Chad: As ever, I think you have to take everything on a case-by-case basis. It's taken me a long time to make peace with the more entertainment-focused (read: cash-focused) matchmaking style the UFC has gradually moved toward during the last few years. One thing I've always appreciated about MMA is its more competition-based approach.

It's a sport where the best routinely fight the best, without the more fractured pitfalls of boxing.

But when it comes to star fighters coming in off long layoffs, I'm generally cool with a tune-up fight. Especially for a guy like Nurmagomedov, who doesn't have the same sort of pressing championship business as Jones does, and whose current marketability can be based largely on his insane 22-0 record.

What I want to avoid seeing, however, is the UFC ever turn to the long-term record massaging that so often goes down in boxing. Nurmagomedov's record is impressive exactly because he's defeated six straight opponents of increasing difficulty in the Octagon, including one victory over current champ Rafael Dos Anjos.

I'm OK with him getting a gimme in his return, but I don't want to see too many more Darrell Horchers show up on his win/loss sheet. Know what I mean?

I'd think one tune-up and then it's back to business. Though, really, I have no idea. This whole "ring rust" idea seems like a fairly inexact science. How long can or should it take, Patrick, before we expect a top guy to be back to his old self again?

Patrick: I'm 100 percent with you in that we don't want the UFC to become boxing, where far too often we see talented fighters taking on no-name, no-chance opponents in an existentially meaningless succession of nonsense.

Developing prospects is a different matter, and the UFC might be well-served to draw some lessons from boxing in not overwhelming promising and potentially marketable young fighters with too much, too soon. Neither Jones nor even Nurmagomedov fits that profile at this point, though. Khabib is 27 and has 22 fights and eight years of professional experience. Jones was the champion and never lost his belt.

One fight is all it should take. Let them get some cage time under their belts and get through a camp without injury or problems, and then it's back into the fire where they belong.

It's entirely possible that injuries and time away might fundamentally ruin some fighters, but no number of tune-up fights will fix those kinds of issues. Mauricio "Shogun" Rua could have fought the Fabio Maldonados and Igor Pokrajacs of the world forever, and it wouldn't have magically repaired his knees.

One fight seems perfectly reasonable. What do you expect to see from Jones and Nurmagomedov? Given the nature of these fights, will it be a disappointment if they don't dominate, or should we scale back our expectations?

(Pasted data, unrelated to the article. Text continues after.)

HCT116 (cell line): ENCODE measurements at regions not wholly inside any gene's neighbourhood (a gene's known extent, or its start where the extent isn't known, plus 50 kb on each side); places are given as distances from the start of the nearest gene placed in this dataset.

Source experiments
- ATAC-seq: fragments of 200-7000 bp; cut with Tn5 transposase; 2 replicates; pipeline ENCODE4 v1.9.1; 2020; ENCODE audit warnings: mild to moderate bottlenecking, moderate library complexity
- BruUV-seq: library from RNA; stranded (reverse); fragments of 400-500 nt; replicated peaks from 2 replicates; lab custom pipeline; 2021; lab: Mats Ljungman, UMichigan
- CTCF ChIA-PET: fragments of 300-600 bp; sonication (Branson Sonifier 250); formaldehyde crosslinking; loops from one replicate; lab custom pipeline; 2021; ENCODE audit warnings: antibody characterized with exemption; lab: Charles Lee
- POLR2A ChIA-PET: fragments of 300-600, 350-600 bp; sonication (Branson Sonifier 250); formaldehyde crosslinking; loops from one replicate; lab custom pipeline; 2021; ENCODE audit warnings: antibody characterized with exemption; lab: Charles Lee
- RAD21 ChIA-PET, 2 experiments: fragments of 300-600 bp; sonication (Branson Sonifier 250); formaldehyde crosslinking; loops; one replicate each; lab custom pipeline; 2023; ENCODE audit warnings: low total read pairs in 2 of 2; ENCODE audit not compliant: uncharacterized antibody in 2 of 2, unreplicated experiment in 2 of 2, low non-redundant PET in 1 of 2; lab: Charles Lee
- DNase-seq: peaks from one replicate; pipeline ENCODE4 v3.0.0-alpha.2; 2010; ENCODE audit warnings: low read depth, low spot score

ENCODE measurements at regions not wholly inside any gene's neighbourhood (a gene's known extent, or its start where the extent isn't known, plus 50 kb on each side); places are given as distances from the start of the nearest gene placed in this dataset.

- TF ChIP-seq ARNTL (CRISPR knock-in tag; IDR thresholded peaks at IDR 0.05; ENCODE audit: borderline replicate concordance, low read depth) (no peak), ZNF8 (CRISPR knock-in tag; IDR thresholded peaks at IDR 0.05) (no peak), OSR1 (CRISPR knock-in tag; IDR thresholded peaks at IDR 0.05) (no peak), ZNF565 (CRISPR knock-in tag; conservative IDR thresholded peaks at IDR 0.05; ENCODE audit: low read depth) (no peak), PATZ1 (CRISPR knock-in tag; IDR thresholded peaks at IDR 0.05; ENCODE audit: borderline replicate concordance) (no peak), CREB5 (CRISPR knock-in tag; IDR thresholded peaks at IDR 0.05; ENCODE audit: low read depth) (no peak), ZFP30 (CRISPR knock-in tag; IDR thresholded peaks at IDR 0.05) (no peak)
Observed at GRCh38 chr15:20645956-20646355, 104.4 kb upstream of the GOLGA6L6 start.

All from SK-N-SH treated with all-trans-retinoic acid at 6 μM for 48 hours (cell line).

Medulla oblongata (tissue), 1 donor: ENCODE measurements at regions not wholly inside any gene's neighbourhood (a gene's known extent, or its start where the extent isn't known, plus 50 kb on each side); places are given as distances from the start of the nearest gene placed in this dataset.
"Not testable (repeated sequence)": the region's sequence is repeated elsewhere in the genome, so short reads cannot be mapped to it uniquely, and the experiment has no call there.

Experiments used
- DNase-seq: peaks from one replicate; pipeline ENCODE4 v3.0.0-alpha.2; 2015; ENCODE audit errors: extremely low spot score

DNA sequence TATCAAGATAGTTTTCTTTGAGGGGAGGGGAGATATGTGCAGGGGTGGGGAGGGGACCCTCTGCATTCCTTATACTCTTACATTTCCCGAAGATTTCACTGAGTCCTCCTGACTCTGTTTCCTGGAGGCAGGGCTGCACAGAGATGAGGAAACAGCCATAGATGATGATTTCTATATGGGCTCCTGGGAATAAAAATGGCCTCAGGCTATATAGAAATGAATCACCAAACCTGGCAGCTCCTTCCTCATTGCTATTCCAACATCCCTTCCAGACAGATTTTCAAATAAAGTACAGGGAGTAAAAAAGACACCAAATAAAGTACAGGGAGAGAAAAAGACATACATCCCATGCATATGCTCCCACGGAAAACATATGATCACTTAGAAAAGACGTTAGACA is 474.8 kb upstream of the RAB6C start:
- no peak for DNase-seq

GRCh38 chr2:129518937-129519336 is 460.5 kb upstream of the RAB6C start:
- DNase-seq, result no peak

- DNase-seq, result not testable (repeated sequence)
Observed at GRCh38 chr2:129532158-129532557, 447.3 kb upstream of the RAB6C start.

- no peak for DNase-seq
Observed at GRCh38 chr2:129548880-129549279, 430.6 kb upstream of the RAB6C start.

Chad: I guess I expect complete, unadulterated destruction. Maybe I'm just a jerk like that, but I don't really expect either Jones or Nurmagomedov to have lost a step or look particularly rusty. I suppose I can attribute that half to the level of competition and half to what I know/suspect to be the temperament of these particular athletes.

Jones especially has something to prove here. I think it is very bad luck for OSP—or any other light heavyweight—to wind up being the person standing across the cage from him after being stripped of the title and subjected to so much personal turmoil.

All that trouble was of Jones' own making, but you know the competitive, athletic side of his brain has turned it into a me-against-the-world situation.

He's going to come out guns blazing, looking to show he is still the dominant force in that division, still the rightful champion and still the best pound-for-pound fighter on the planet. Against an overmatched but powerful striker like OSP, I honestly worry more about Jones doing something overly aggressive or overly flashy to put himself in trouble more than I worry about ring rust here.

So long as he doesn't suffer a slip-and-fall accident a la Chael Sonnen at UFC 148, Jones takes this in a cakewalk.

Khabib probably does the same, but the time he's been out and the penchant for injury are both more pronounced for him. Horcher has some power in his hands and is currently riding a five-fight win streak. If he doesn't shrink from the moment, I suppose it's possible he could catch Nurmagomedov with something.  But I honestly fear sheer bad luck or bad decision-making here more than I fear any kind of rust.

Patrick: I couldn't agree more. We know at this point how Jones is wired, and it's hard to see a layoff getting in his head. After several years of exposure to Nurmagomedov, it seems hard to believe that a lack of focus or even rust could be a real problem for him.

MMA is more interesting with these two around. Even if they're not fighting the best, it's worth the price of admission to watch them do their thing, and it's better both for them and the UFC in the long run to give them winnable fights in their returns.